Deductive/predictive tracking goes like this: Locate a clear footprint left by an animal you're trailing—a so-called hot track. Make an educated guess, based on the animal's previous behavior, about where the animal would probably have gone next. Proceed to that spot. Look for more tracks. If you find no tracks—if the trail runs cold—return to the last hot track, make another educated guess, and repeat. Using these steps, you can follow your wild self as it instinctively migrates toward your perfect career:

Step 1. Discover your hot tracks.

Grab a pen and make a list of every time you remember being utterly, happily absorbed in an activity, no matter how odd. This focused attention is the hot track you're looking for, evidence that your animal self was here.

For example, my client Adeline loved helping her mother bake, playing doubles tennis, assisting her husband as he built his business, and raising money for AIDS research. Dora was happiest while shopping, throwing ceramic pots, and gardening. Lily loved singing in her church choir, going to parties, volunteering for political candidates, and working at a large marketing firm. Write your own list of hot tracks from the past.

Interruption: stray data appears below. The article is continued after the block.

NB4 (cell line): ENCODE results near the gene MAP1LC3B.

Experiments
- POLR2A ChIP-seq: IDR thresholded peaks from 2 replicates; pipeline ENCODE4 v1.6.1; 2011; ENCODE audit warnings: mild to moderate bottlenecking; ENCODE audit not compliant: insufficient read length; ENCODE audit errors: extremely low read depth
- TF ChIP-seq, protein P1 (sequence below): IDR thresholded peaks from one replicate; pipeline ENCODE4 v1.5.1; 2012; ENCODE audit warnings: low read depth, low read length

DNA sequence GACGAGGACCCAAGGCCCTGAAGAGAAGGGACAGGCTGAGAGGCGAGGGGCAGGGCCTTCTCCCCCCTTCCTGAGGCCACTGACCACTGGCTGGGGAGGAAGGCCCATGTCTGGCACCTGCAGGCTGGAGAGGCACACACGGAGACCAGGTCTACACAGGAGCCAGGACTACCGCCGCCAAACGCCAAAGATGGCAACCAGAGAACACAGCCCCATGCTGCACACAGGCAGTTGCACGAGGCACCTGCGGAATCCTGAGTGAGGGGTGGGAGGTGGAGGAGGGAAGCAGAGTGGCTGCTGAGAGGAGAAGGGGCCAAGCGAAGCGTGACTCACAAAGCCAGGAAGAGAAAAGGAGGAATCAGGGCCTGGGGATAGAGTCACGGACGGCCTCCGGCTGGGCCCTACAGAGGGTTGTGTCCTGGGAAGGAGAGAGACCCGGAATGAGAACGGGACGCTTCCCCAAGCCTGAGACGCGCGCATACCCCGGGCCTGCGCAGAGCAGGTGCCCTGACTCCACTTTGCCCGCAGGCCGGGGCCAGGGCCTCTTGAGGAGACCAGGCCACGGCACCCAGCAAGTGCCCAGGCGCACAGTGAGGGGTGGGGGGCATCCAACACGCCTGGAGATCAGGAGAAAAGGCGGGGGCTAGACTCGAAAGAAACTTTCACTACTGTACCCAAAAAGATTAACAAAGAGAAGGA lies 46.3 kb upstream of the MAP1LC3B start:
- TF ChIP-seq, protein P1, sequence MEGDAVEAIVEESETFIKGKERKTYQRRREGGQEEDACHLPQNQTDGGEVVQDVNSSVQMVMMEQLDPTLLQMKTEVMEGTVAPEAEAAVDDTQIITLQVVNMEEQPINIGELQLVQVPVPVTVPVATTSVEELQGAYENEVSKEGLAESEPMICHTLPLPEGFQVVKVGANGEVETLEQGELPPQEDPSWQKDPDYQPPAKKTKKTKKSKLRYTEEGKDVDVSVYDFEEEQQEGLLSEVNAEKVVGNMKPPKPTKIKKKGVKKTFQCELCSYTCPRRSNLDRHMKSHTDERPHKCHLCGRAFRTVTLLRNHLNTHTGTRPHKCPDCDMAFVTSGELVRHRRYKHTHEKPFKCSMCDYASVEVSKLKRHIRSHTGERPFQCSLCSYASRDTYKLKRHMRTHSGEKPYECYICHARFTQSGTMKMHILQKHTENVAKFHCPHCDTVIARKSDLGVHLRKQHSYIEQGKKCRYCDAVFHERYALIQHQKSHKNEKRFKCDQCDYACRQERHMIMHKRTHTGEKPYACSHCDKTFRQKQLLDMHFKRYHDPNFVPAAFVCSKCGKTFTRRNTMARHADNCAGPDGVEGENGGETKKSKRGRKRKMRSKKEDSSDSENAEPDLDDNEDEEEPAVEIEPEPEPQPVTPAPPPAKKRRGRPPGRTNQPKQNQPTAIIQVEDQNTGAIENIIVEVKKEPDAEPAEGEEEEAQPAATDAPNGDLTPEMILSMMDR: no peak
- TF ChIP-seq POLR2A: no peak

Step 2. Predict the next track.

If you were tracking bison in the wild, you might notice they migrate along predictable grassy routes. Geese, by contrast, follow a route from one marshy area to another. To predict the next likely step for your inner animal, scan your environment for conditions that seem likely to foster that happy state of absorption, but are just outside your regular routine. Try an activity within that sphere to see if it's a hot track.

Warning: Many people assume that a hot track is leading them toward a job directly related to that track. Unwittingly, they start heading to the nearest "logical career." For example, Adeline's love of baking initially led her to train as a pastry chef. Dora's shopping passion convinced her she should work as a retail buyer. Lily decided to run for office. Perfectly reasonable predictions—but all these trails froze. Adeline found culinary school boring, Dora loathed working with retailers, and Lily became exhausted and disillusioned running for city council. The lesson: Even if you're pursuing a course that's perfectly rational—a job that makes total sense on paper—emotions like boredom, hopelessness, anger, or anxiety mean the trail's gone cold.


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